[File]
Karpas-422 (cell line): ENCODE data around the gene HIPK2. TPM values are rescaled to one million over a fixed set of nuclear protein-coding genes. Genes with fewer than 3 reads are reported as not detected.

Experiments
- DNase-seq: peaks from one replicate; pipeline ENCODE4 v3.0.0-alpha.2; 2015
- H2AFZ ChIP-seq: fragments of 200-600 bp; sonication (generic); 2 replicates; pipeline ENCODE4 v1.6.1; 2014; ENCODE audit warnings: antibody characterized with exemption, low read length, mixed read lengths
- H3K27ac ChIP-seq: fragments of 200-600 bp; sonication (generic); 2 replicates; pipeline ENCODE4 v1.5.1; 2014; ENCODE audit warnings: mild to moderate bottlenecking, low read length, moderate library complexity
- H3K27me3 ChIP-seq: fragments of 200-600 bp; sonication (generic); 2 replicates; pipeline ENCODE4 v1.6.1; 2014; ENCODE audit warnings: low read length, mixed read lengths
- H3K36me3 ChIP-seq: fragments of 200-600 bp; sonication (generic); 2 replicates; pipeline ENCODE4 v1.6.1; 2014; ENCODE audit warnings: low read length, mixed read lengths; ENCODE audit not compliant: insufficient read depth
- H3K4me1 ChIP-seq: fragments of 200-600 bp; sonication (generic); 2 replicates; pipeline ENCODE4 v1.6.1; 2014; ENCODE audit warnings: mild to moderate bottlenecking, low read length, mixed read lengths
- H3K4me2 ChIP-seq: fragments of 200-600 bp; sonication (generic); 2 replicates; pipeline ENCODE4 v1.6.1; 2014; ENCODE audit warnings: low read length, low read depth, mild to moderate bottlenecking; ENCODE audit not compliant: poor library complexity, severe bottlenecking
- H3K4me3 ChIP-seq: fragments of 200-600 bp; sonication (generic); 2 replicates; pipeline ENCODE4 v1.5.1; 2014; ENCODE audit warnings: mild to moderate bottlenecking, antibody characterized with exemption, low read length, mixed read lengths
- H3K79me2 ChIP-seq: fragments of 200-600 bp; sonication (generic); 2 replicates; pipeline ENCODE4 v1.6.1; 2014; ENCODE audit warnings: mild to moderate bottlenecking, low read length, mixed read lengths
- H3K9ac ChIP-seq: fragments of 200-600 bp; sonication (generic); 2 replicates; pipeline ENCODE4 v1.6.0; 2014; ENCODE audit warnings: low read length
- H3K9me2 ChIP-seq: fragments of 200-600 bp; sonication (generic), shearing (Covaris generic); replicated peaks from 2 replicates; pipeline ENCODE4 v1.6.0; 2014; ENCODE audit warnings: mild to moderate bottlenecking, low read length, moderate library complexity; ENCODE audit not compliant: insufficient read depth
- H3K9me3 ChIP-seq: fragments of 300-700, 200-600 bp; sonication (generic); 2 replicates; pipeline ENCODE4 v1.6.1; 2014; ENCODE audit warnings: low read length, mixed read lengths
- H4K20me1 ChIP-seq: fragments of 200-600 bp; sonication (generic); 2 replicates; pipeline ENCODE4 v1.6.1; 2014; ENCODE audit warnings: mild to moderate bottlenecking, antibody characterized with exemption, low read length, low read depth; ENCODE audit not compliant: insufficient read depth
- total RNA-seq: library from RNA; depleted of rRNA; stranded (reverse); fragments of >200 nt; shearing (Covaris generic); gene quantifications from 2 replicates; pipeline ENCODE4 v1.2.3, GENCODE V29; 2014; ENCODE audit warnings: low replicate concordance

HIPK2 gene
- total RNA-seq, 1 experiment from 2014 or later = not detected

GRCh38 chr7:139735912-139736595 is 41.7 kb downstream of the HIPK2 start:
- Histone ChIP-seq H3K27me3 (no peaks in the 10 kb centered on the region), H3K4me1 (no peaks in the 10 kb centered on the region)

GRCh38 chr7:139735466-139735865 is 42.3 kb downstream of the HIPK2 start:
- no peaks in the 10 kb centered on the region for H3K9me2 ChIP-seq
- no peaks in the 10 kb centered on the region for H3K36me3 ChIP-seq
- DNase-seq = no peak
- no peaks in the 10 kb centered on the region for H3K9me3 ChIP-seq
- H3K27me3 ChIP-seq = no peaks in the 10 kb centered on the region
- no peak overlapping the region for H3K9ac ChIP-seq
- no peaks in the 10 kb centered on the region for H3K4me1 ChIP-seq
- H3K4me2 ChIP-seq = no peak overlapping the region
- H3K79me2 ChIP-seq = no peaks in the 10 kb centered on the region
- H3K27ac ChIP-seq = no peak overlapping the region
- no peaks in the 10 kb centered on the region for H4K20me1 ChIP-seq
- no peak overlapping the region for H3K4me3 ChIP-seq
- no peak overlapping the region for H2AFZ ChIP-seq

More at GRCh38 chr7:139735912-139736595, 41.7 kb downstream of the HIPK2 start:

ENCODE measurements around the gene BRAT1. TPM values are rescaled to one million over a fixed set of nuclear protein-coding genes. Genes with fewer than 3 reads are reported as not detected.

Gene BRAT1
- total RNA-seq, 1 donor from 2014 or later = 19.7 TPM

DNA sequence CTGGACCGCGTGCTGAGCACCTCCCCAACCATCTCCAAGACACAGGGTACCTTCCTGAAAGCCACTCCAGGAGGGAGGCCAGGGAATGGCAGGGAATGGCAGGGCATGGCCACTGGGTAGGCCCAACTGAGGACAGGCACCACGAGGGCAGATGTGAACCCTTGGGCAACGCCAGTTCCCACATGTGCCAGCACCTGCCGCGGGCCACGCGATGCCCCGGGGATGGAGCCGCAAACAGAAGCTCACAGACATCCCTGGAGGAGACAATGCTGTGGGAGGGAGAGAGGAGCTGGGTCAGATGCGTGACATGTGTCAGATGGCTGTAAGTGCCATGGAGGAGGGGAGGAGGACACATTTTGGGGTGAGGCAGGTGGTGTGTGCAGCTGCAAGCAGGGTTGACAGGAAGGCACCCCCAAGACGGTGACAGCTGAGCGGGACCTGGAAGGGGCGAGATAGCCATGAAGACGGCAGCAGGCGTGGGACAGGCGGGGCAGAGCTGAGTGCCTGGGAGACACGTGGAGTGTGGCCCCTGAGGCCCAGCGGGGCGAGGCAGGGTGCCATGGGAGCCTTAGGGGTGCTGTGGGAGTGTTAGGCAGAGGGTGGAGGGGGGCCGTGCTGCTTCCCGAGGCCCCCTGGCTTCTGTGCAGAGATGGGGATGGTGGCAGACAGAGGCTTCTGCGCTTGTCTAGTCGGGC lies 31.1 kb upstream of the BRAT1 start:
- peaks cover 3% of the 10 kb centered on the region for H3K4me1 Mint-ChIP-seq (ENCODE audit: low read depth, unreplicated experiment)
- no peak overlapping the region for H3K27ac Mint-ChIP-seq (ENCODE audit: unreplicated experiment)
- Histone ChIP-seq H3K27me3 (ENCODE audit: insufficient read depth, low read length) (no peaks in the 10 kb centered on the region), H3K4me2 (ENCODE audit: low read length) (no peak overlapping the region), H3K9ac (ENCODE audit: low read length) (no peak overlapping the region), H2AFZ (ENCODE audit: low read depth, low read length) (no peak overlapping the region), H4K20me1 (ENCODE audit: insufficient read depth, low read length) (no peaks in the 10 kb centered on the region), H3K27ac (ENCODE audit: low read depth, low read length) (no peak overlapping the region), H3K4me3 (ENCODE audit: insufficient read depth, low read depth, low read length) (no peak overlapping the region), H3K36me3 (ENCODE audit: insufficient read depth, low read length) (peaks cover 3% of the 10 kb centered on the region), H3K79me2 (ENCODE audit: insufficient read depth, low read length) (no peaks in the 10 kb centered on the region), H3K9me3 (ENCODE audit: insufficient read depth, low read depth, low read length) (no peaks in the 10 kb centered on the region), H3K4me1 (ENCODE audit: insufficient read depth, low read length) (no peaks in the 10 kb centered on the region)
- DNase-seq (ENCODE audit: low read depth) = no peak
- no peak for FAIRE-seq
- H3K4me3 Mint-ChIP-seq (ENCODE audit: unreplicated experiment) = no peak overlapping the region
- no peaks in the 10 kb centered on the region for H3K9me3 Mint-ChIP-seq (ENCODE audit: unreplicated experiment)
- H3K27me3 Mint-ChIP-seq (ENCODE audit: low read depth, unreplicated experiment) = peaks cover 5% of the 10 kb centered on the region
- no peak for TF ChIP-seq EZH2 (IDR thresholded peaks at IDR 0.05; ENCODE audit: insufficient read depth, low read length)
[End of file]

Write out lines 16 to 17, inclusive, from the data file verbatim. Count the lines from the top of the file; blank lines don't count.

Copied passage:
- total RNA-seq: library from RNA; depleted of rRNA; stranded (reverse); fragments of >200 nt; shearing (Covaris generic); gene quantifications from 2 replicates; pipeline ENCODE4 v1.2.3, GENCODE V29; 2014; ENCODE audit warnings: low replicate concordance

HIPK2 gene